While mental health is a concern for much of the nation, adults aren’t alone. Children and teens are facing many of the same issues.

Kate Stevenson, who has worked as a therapist for more than two decades, said that ever since she was able to help a couple of children with their mental health struggles, she never wanted to stop.

“I immediately realized trauma and anxiety would be a field that I would be involved in for a very long time,” Stevenson said.

Stevenson said it’s important to get children help if they need it.

“Mental health is now considered a huge public health crisis in this country and suicide rates are really going up, and undiagnosed and untreated anxiety is one of many factors,” Stevenson said.

So, when is the best time to step in? According to Stevenson, a parent knows their child best.

And the key indicator? A change in behavior.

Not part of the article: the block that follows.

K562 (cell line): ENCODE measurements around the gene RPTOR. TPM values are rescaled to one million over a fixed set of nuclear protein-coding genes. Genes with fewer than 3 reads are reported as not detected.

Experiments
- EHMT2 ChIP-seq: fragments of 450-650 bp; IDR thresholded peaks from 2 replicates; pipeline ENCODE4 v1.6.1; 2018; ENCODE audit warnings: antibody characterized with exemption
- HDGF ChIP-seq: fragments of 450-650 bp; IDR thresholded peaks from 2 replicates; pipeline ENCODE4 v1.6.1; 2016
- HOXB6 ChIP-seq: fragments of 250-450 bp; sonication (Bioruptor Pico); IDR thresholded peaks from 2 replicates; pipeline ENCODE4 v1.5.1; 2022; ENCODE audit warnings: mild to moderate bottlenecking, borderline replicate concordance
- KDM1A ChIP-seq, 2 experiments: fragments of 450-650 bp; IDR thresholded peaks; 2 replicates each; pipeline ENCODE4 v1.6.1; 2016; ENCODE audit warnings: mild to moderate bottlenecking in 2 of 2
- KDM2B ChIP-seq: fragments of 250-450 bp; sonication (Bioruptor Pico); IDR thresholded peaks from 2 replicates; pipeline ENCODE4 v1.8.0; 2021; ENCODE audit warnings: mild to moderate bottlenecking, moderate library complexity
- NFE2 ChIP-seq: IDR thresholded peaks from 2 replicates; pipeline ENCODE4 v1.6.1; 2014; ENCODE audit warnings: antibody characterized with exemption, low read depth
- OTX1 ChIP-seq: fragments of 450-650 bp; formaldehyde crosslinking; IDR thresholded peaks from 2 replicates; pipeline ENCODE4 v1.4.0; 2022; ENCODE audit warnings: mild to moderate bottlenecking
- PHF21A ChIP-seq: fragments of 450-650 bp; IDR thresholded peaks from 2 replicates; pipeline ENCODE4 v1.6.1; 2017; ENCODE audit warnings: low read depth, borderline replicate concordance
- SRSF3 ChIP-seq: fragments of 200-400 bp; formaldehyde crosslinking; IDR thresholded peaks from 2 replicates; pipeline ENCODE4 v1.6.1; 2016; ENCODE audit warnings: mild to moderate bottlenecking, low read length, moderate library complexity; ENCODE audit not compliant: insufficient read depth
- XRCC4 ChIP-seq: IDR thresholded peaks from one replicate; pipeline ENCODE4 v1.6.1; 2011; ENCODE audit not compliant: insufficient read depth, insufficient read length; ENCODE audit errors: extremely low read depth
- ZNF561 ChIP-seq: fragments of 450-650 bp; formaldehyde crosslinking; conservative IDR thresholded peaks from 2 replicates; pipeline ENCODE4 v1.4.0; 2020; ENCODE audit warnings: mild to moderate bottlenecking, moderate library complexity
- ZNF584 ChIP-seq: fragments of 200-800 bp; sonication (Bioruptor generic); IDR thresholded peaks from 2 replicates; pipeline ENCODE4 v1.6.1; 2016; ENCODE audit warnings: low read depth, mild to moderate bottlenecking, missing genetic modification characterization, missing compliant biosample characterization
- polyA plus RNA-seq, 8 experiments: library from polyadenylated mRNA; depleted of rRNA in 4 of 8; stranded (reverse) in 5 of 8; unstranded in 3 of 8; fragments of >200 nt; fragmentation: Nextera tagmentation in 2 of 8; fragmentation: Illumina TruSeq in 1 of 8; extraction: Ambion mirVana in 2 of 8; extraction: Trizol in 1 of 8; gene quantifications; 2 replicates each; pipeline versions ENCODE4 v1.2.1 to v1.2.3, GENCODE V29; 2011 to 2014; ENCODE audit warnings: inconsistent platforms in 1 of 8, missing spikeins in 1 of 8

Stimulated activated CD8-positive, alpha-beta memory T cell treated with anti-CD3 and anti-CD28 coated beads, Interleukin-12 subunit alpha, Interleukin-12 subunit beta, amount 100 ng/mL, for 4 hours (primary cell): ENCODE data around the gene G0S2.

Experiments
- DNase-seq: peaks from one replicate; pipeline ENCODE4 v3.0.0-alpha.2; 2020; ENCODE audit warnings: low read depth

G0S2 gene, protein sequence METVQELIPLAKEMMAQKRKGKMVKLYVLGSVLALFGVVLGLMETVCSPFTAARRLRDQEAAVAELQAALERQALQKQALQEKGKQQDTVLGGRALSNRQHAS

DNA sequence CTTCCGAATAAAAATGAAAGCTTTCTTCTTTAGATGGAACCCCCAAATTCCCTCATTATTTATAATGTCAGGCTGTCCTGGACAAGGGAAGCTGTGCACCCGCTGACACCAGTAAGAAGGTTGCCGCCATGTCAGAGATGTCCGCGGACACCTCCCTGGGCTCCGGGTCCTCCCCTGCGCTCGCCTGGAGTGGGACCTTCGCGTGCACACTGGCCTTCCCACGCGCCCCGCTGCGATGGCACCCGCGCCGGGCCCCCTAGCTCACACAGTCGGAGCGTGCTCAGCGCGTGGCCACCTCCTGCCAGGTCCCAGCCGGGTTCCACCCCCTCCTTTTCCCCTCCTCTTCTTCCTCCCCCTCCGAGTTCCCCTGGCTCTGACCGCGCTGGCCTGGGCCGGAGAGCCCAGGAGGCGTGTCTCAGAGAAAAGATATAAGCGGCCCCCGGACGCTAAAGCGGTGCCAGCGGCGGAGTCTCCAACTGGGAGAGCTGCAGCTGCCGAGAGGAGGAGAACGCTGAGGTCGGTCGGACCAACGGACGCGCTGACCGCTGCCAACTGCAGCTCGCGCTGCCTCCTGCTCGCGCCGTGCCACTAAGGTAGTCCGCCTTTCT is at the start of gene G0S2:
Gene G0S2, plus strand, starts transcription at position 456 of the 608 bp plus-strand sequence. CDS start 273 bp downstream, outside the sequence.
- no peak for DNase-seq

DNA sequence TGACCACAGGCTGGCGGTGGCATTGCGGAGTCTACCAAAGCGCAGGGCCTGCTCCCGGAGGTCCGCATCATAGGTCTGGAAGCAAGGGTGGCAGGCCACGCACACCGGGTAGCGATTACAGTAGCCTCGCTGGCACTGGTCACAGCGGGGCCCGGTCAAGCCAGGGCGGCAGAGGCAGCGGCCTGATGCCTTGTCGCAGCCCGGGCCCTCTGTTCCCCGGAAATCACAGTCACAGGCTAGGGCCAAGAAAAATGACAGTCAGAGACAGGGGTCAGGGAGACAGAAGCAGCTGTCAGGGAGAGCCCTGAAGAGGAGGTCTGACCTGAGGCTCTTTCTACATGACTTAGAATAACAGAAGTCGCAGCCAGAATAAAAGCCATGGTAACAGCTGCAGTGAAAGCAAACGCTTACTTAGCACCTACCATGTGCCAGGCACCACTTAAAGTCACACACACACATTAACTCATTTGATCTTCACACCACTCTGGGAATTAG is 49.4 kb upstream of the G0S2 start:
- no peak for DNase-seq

“What where they doing before and what are they doing now? In terms of more anger, more difficulty focusing, less patience — that kind of shift in behavior,” Stevenson said.

Stevenson says parents shouldn’t be too invasive or pressure their kids into talking but they should let them know they’re available to help if need be.

“Being available to talk and just letting them know and just checking in, and maybe not asking too many questions but saying, ‘Hey, I know you’re going through a rough time or you’re going through a hard time but I’m here,'” Stevenson said.

And while it may be thoughtful to offer help whenever you sense something is wrong, it’s important not to overwhelm your child, so check in with yourself first before helping others.

“Step one is always to go and get support for yourself, because parents absolutely deserve and need support before they can support their child,” Stevenson said.